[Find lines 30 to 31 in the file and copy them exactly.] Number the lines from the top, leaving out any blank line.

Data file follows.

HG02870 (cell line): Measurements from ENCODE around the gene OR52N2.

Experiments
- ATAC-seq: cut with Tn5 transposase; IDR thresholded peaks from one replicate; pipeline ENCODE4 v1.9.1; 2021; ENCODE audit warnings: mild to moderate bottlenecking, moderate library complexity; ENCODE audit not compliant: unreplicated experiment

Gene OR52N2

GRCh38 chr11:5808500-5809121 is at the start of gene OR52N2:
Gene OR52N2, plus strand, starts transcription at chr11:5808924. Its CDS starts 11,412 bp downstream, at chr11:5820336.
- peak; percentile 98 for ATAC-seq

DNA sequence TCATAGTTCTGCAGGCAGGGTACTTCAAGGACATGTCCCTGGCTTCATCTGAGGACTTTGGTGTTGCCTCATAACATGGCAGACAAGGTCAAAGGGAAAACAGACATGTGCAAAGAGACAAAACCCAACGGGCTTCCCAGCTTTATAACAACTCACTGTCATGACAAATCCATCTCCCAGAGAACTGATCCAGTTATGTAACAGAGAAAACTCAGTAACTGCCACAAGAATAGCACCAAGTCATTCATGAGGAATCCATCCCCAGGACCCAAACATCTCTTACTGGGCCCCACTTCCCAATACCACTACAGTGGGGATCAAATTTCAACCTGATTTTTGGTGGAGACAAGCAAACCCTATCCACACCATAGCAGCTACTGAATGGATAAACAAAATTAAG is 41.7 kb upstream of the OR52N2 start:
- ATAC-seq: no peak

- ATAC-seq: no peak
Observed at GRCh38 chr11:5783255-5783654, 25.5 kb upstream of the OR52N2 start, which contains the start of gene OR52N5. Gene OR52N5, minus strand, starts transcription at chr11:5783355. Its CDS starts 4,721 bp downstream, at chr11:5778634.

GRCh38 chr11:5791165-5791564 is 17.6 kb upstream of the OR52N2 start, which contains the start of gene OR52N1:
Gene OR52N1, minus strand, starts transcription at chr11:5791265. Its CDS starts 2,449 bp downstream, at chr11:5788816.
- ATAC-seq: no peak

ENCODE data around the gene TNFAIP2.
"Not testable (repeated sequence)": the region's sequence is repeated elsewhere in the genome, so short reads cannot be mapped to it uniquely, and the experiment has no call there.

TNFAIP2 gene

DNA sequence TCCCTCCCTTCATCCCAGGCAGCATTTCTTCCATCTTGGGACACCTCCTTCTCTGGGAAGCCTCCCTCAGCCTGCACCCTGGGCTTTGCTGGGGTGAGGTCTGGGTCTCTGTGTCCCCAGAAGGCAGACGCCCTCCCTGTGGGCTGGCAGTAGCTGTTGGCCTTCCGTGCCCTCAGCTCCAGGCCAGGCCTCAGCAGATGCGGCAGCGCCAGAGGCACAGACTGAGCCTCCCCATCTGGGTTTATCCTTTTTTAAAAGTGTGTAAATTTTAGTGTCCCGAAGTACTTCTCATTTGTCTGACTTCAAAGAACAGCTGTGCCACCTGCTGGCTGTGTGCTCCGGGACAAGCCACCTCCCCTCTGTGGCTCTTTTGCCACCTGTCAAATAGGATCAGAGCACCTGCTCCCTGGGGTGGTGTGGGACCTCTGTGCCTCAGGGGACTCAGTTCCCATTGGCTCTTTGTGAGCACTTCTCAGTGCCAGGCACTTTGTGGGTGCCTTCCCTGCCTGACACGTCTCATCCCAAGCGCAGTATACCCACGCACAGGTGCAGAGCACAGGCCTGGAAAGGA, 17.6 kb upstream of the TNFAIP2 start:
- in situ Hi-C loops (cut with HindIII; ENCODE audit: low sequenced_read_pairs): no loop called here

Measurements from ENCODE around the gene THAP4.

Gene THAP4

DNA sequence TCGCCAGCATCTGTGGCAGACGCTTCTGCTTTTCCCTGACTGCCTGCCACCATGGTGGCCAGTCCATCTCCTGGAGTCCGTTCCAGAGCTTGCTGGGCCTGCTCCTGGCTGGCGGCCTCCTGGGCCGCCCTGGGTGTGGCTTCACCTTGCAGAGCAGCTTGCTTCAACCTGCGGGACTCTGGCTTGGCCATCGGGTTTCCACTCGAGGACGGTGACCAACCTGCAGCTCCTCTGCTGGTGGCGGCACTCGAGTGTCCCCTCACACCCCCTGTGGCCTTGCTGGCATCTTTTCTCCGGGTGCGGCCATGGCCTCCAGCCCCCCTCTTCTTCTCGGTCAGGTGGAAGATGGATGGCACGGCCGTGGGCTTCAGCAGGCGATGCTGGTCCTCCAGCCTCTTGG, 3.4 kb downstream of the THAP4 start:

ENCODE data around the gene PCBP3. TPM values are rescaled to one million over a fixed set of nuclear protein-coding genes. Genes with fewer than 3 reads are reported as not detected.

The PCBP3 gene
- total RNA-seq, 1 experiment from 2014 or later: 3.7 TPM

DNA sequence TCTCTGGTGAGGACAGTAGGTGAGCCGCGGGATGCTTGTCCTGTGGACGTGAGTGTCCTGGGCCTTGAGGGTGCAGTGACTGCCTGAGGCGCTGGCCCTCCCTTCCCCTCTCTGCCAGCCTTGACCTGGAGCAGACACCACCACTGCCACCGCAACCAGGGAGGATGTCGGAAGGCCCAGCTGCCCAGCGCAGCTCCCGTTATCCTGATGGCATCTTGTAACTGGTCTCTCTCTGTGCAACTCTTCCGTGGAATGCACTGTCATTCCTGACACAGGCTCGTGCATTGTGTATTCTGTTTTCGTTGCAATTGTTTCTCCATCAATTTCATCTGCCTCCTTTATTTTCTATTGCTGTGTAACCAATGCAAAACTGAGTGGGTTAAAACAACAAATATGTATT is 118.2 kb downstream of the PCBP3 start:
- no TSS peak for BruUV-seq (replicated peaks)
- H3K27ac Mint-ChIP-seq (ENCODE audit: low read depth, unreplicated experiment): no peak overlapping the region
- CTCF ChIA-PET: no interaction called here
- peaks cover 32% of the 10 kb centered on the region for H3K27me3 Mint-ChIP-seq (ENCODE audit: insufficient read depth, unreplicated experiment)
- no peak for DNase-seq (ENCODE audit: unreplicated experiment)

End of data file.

- peaks cover 32% of the 10 kb centered on the region for H3K27me3 Mint-ChIP-seq (ENCODE audit: insufficient read depth, unreplicated experiment)
- no peak for DNase-seq (ENCODE audit: unreplicated experiment)